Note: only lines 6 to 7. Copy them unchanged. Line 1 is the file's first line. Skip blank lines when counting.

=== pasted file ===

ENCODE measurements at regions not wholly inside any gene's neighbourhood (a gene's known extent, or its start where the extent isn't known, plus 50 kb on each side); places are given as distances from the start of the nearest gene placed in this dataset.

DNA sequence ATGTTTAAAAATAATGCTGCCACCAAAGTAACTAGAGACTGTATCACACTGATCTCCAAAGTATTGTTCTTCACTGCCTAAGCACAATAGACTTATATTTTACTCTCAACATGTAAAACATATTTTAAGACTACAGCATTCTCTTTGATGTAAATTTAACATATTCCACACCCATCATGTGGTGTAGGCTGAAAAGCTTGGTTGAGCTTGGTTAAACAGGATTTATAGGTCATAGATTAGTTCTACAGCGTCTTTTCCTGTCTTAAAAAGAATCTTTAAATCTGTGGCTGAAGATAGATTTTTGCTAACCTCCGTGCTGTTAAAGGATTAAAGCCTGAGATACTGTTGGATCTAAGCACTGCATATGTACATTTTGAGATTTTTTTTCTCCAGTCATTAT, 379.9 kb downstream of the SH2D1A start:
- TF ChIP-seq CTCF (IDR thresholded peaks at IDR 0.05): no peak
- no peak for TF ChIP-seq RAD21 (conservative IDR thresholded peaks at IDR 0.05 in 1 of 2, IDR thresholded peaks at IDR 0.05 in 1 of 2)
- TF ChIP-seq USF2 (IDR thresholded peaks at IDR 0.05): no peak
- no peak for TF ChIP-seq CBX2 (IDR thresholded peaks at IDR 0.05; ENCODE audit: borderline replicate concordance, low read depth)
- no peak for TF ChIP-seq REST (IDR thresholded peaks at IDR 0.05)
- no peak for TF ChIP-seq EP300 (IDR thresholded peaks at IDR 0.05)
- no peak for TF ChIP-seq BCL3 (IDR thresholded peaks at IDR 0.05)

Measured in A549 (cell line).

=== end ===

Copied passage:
- no peak for TF ChIP-seq CBX2 (IDR thresholded peaks at IDR 0.05; ENCODE audit: borderline replicate concordance, low read depth)
- no peak for TF ChIP-seq REST (IDR thresholded peaks at IDR 0.05)